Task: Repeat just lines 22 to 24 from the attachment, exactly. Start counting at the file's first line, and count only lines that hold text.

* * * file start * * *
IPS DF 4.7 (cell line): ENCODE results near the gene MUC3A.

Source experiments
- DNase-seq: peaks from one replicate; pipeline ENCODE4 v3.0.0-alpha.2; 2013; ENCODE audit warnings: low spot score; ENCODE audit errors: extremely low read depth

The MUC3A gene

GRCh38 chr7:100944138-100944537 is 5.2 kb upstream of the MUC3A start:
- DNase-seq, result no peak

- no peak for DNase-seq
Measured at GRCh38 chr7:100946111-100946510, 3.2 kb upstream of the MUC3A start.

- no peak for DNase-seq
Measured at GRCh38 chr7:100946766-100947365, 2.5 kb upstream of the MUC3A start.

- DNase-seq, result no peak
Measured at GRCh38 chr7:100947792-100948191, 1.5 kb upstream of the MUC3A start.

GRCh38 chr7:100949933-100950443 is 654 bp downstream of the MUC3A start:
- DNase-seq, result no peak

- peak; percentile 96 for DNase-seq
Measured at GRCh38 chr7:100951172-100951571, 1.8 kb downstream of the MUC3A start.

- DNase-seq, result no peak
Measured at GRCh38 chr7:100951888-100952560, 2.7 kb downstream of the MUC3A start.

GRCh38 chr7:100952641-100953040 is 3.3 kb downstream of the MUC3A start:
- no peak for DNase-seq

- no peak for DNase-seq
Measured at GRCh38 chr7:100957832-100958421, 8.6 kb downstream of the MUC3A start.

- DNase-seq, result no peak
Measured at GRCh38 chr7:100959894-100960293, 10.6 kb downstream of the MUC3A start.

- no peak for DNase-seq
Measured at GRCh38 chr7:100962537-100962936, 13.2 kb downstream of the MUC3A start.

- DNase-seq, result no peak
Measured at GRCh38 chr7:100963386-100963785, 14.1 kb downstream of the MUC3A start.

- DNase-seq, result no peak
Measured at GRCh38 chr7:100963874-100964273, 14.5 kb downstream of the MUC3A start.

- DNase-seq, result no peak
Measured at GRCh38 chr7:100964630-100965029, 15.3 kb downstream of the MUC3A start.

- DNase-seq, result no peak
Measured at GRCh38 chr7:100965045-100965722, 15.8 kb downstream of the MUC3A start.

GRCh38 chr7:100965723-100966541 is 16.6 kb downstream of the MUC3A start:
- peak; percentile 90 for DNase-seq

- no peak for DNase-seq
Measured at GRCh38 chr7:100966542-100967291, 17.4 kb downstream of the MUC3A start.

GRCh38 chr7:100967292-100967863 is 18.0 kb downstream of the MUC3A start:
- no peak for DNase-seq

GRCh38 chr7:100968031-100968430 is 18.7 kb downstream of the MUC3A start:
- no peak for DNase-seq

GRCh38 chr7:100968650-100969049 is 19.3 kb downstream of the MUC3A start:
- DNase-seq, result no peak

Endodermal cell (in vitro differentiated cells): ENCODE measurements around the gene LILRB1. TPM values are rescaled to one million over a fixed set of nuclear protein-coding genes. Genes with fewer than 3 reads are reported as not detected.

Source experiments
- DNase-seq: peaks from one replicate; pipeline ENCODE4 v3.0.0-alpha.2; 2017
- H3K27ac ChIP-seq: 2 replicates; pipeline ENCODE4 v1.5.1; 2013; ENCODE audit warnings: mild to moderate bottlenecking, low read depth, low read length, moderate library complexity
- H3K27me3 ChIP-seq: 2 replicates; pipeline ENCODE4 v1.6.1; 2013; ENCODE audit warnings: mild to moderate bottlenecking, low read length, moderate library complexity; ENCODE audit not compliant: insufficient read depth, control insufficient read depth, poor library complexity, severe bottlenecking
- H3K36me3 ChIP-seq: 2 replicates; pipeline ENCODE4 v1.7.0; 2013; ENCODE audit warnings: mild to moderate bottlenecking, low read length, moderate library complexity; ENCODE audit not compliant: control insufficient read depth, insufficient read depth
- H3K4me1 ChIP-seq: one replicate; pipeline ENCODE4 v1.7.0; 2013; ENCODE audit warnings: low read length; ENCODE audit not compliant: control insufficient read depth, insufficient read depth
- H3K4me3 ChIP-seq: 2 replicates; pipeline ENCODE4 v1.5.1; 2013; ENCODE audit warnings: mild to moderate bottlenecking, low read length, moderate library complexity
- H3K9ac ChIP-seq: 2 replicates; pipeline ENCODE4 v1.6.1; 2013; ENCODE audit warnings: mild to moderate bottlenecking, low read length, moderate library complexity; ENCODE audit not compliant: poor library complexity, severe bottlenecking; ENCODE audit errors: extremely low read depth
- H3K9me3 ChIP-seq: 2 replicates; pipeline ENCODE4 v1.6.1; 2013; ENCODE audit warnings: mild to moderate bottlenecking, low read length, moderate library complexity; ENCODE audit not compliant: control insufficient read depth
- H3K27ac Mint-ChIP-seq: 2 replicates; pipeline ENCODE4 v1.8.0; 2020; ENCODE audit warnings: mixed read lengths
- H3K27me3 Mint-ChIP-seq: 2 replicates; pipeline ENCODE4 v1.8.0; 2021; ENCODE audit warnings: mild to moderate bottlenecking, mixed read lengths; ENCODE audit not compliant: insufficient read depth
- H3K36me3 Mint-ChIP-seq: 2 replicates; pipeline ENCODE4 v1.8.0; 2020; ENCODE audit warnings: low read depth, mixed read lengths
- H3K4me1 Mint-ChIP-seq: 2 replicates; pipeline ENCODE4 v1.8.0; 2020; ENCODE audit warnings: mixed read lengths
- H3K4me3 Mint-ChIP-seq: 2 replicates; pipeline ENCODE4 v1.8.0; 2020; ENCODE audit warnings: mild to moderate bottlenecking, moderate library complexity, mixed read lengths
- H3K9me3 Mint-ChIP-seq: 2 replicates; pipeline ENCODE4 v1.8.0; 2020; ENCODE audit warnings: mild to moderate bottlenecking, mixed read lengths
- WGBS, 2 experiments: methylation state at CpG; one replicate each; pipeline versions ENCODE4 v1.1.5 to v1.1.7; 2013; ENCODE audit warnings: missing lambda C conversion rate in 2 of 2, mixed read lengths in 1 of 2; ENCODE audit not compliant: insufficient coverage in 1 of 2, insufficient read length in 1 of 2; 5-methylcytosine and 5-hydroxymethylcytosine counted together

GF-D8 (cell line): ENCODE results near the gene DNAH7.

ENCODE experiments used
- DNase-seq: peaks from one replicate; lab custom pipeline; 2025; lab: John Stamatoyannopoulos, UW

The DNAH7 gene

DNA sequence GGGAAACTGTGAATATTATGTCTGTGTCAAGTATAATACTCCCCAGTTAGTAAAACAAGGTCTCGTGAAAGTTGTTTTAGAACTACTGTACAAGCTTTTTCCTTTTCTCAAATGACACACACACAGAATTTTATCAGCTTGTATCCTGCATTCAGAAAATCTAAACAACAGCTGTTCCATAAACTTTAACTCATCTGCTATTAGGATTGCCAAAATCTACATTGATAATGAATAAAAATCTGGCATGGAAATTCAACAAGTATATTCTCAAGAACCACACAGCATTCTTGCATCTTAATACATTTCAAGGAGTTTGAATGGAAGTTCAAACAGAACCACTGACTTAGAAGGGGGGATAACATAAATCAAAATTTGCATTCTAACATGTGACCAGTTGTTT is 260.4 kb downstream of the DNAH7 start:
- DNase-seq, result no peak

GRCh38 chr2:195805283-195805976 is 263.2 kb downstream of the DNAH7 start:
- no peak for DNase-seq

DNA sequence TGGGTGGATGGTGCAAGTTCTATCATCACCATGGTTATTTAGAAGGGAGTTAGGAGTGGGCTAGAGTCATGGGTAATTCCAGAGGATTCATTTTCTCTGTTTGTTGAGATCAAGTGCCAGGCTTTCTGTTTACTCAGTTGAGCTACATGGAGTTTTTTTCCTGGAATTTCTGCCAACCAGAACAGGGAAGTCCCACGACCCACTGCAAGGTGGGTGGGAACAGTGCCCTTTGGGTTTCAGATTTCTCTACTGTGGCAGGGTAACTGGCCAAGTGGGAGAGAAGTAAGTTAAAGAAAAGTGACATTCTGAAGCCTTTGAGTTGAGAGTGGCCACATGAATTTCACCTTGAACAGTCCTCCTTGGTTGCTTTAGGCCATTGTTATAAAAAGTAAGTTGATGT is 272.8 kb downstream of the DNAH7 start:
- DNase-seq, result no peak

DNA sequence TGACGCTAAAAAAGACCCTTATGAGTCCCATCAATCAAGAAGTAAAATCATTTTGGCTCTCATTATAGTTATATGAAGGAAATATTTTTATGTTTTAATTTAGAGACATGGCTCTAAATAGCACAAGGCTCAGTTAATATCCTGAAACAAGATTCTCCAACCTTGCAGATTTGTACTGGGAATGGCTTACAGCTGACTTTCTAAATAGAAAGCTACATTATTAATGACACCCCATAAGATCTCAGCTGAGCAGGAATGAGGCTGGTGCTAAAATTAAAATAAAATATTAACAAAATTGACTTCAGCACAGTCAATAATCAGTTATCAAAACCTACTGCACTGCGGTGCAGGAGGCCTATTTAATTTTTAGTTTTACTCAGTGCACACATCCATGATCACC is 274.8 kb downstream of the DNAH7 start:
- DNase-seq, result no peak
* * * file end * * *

Measured at GRCh38 chr7:100957832-100958421, 8.6 kb downstream of the MUC3A start.

- DNase-seq, result no peak
Measured at GRCh38 chr7:100959894-100960293, 10.6 kb downstream of the MUC3A start.